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Black Out

Minneapolis Night – Photo: Julio Cortez

Tuesday has just been a new opportunity for many to come together in a single embrace of solidarity with the cause of African Americans, after the death of George Floyd. The initiative was attended by musicians, actors, major museums, social media companies and ordinary users who, by blacking their pages and stopping online activity, wanted to make their closeness feel to the protests that are inflaming the cities of the United States in these days, under the hashtags #blackouttuesday and #theshowmustbepaused.

There’s been no lack of dissent among the fans who criticised the move for being reductive and, in some cases, accused their favourites of simply making propaganda or taking advantage of the entire situation to promote their new projects. One of the most attacked pages was certainly the one dedicated to the A Clockwork Orange movie, which through its adhesion has given way to many fans to be surprised and realize — or at least to ask themselves — for the first time, what their all-time favorite movie was really about. There were many who, disappointed, have chosen to unfollow.

A Clockwork Orange and Radiohead Facebook Pages Blacked
Protesters gather near the makeshift memorial in honor of George Floyd in Minneapolis – Photo: AP
I Have a Dream/I Can’t Breathe – Mathieu Persan
This is a Protest/This is a Crime (1965/2020)

The shares of a collage that compares an image of a 1965 march led by Martin Luther King captioned as “this is a protest”, with an image of black people vandalizing a store captioned as “this is a crime”, were rather very successful in these days. The same thematic has been raised in the descriptions and comments to the images of the buildings burned in Minneapolis — including a police station — on the same day of the death of George Floyd.

In the meantime, while George’s family has hired their own pathologist after the official autopsy claimed he did not die of strangulation or asphyxiation — the preliminary results of the county’s autopsy suggest he died from a combination of heart disease and “potential intoxicants in his system” that were exacerbated by the restraint placed on him by police officers — and cop Derek Chauvin was arrested and charged with third-degree murder and second-degree manslaughter on Friday, demonstrations over the death of George have continued and escalated in recent days, as protesters show support for the Black Lives Matter movement and speak out against police brutality.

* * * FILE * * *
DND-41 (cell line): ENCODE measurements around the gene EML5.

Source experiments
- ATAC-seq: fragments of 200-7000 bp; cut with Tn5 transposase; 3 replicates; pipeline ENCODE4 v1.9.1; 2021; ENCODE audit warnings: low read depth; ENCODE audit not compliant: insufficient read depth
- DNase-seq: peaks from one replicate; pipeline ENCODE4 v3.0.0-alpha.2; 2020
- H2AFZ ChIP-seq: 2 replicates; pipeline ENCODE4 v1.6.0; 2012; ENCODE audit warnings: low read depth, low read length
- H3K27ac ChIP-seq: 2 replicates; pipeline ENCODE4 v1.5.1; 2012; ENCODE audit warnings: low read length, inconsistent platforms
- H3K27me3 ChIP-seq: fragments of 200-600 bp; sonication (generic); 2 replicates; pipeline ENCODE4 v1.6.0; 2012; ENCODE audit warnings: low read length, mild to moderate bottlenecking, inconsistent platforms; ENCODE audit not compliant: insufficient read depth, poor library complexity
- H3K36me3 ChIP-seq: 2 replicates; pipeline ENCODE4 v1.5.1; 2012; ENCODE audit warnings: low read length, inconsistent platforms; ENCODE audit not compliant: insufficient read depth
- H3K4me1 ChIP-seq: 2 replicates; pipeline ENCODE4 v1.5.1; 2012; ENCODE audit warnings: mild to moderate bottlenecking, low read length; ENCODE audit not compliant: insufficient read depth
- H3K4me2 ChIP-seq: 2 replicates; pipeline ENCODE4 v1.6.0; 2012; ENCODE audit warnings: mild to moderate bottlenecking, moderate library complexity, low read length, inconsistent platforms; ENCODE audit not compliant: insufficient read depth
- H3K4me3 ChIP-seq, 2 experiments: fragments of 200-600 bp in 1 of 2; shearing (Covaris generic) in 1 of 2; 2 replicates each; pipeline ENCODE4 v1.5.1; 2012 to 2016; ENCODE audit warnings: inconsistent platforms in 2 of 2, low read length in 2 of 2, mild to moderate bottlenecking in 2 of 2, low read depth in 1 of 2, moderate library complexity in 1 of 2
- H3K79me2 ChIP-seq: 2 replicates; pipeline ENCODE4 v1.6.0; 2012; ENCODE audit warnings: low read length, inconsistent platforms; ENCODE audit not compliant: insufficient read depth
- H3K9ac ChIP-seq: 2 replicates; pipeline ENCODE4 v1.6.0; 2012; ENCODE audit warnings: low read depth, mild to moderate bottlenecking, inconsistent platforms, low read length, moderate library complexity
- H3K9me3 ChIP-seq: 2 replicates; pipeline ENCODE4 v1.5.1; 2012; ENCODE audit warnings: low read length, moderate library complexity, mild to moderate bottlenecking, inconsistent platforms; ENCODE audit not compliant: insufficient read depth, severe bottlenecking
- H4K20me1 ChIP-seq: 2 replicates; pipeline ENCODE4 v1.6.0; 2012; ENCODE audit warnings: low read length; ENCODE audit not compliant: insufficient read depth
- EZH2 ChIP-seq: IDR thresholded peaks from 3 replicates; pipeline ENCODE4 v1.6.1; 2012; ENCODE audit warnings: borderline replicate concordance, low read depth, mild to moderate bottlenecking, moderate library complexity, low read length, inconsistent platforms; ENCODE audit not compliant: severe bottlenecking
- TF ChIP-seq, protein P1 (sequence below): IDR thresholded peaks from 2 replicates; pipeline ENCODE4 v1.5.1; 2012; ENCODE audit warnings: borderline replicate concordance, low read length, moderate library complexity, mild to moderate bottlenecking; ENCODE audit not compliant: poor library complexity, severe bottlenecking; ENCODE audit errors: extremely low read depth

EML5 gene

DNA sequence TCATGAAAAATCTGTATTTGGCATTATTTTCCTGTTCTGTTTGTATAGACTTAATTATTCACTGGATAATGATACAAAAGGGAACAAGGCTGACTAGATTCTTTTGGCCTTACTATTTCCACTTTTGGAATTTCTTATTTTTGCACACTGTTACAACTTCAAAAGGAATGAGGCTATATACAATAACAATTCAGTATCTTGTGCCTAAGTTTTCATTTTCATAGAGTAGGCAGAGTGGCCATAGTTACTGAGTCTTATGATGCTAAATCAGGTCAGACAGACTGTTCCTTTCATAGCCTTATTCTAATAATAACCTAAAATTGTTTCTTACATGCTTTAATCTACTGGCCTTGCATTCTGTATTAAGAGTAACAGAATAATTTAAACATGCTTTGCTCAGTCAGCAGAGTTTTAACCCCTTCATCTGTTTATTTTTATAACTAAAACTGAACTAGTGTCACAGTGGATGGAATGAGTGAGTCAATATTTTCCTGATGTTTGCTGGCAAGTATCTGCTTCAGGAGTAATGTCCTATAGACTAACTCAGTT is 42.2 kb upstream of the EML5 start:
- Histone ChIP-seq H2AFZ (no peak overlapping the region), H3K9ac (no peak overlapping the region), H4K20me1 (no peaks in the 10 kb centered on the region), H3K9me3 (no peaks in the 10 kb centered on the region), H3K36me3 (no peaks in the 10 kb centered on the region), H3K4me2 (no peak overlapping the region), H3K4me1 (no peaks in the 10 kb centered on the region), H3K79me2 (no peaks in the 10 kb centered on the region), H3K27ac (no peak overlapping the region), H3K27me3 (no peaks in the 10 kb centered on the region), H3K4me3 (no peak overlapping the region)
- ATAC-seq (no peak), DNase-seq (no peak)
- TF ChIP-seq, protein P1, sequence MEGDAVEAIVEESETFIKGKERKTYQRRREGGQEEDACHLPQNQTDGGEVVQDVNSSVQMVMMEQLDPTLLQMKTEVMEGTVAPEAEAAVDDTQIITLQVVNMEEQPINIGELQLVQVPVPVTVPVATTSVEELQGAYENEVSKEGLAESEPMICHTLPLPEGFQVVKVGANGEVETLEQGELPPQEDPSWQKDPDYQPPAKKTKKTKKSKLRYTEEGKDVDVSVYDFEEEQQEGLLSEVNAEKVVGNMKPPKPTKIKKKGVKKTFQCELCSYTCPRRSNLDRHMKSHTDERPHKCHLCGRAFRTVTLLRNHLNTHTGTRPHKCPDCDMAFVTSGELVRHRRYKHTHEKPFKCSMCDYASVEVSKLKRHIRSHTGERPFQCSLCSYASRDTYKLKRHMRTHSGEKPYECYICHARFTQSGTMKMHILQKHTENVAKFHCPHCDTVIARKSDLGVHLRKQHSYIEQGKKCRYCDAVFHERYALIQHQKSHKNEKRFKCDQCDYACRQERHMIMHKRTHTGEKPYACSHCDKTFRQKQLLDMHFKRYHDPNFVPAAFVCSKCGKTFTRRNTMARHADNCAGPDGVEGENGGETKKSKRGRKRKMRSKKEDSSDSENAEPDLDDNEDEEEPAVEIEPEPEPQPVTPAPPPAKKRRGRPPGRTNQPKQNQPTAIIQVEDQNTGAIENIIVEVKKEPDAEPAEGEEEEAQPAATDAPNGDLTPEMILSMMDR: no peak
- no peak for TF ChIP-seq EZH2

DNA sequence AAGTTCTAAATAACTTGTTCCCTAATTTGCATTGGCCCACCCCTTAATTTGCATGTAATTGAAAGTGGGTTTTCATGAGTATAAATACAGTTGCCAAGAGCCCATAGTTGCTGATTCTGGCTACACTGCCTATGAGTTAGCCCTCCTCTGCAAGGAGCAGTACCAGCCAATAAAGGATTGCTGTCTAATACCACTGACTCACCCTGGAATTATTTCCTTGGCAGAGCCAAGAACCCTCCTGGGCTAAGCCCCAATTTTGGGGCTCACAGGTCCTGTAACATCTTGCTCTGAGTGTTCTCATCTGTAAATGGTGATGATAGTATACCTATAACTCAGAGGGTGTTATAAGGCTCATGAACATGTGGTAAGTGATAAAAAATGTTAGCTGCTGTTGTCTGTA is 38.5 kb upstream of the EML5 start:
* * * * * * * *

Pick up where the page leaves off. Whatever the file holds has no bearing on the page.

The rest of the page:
An NYPD officer and protester come face-to-face during protests in New York City on Saturday – Photo: Adam Gray/SWNS
A burning building in Minneapolis – Photo: Twitter
A liquor store on fire in Minneapolis, on Thursday – Photo: Jordan Strowder/Anadolu Agency
A protester vents at a line of Tucson police officers in riot gear at Cushing Street and Church Avenue early on Saturday, May 30, 2020, in Tucson, Arizona – Photo: Josh Galemore/Arizona Daily Star via Associated Press
A man poses for photos in front of a fire at an AutoZone store in Minneapolis – Photo: Carlos Gonzalez/Star Tribune via AP
Police stop a driver at gunpoint after he was swerving onto the sidewalks in the SoHo shopping district of New York following a rally to protest police brutality Sunday, May 31, 2020 – Photo: Wong Maye-E/AP
A protester in an Elmo mask dances during the Justice for George Floyd Philadelphia Protest on Saturday, May 30, 2020 – Photo: Matt Rourke
A White Problem – Banksy

Chaos in the streets of Los Angeles, Philadelphia and Cincinnati, where people dance and destroy. Multiple stores were looted in Manhattan East Village and NoHo — undercover cops would storm out of nowhere to tackle some rioters, while many police chasing looters and tackling to the ground in at least one instance pulling out taser.

From Portland police taking a knee to a Maryland lieutenant reading names of police brutality victims, some officers listened and marched alongside George protesters, even if their gestures, besides moving, are still viewed with suspicion. A man wielding a machete was beaten by protesters in Dallas on Saturday night. Police said he was trying to “allegedly protect his neighborhood from protesters”.

A man wielding a machete to “protect his neighborhood” was beaten by protesters in Dallas on Saturday night – Photo: Twitter

A great blackout. After seeing the harrowing images of George death, that feeling of empathy now already seems to be polluted with attention-seeking and a big confusion of ideas, especially in those who are not directly involved. All as always fomented by the now omnipresent shadow of politics.

Here is the cry of a black girl with her head down, hands in the hands of a military man, rising very high on the fuss of the media, the supporters of “the right way” to protest, all those for whom “all lives matter” and all the Internet chains of solidarity, letting them melt like the stores and the buildings in these American nights:

“People may not understand the anger that we feel. People may not understand the situation that they handle.”

A protester stares down a Cincinnati police officer in riot gear during a march against police brutality on Saturday, May 30, 2020, in Cincinnati – Photo: Sam Greene/The Cincinnati Enquirer via AP
A man jumps on the roof of a police car in Los Angeles – Photo: AP
Flames rise from a Los Angeles Police Department kiosk in The Grove shopping center during a protest over the death of George Floyd, Saturday, May 30, 2020 – Photo: Mark J. Terrill via AP

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